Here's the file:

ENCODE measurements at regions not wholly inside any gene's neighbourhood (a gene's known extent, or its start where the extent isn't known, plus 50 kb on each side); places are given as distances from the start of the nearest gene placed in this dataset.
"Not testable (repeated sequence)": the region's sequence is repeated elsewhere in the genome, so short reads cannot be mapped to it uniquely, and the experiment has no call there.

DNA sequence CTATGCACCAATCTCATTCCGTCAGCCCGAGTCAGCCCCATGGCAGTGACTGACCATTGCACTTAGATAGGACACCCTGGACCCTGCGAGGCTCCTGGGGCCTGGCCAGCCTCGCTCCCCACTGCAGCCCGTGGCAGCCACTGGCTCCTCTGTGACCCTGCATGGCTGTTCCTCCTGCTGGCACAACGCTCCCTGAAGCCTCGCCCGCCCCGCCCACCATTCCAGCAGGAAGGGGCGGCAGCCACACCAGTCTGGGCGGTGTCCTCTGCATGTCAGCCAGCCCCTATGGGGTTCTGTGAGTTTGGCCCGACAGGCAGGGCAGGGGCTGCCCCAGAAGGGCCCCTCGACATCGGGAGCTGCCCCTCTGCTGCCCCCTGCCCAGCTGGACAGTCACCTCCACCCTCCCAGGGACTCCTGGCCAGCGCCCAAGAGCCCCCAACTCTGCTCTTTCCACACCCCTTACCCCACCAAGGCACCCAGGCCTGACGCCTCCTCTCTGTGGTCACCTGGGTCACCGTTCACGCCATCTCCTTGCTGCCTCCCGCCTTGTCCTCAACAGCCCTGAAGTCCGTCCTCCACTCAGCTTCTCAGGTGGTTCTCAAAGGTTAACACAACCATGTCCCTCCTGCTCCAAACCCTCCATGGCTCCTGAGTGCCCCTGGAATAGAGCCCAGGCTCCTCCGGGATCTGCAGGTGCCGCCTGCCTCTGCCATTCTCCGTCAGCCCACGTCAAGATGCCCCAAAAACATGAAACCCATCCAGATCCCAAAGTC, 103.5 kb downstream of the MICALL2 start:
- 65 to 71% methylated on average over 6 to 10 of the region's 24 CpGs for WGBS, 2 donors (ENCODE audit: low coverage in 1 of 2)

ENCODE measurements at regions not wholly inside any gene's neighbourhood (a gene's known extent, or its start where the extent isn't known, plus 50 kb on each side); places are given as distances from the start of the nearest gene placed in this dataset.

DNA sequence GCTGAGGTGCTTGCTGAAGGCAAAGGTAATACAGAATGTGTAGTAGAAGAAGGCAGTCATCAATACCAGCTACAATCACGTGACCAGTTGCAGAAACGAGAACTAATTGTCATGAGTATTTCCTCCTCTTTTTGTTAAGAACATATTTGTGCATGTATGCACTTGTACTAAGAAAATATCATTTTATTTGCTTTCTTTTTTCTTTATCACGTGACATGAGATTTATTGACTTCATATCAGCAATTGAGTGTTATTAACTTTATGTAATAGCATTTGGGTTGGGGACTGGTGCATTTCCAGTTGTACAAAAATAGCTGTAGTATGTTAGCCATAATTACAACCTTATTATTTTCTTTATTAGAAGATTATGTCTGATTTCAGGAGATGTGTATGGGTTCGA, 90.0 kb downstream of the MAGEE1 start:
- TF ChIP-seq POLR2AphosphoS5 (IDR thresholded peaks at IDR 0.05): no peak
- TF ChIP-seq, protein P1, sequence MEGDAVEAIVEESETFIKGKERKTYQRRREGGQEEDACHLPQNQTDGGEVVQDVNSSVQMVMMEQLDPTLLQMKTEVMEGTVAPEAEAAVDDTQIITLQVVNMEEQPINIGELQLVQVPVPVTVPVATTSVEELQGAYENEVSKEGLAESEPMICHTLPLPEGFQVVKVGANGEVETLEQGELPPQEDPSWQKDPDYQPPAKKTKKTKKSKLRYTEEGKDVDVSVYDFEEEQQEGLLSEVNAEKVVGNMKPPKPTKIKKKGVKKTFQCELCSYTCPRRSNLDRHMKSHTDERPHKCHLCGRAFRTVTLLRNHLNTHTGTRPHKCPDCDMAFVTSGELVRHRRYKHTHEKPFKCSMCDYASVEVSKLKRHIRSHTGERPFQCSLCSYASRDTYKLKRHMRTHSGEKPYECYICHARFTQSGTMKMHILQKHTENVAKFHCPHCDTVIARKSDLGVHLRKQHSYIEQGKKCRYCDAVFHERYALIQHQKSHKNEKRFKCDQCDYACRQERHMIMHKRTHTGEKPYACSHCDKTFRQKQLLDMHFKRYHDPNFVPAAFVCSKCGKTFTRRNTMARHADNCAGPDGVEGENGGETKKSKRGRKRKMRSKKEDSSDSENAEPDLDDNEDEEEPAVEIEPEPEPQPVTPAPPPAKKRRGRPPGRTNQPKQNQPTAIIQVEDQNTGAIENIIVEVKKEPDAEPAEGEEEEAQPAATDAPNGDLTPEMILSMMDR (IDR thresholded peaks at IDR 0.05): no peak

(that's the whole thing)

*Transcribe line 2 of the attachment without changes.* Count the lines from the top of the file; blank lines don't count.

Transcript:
"Not testable (repeated sequence)": the region's sequence is repeated elsewhere in the genome, so short reads cannot be mapped to it uniquely, and the experiment has no call there.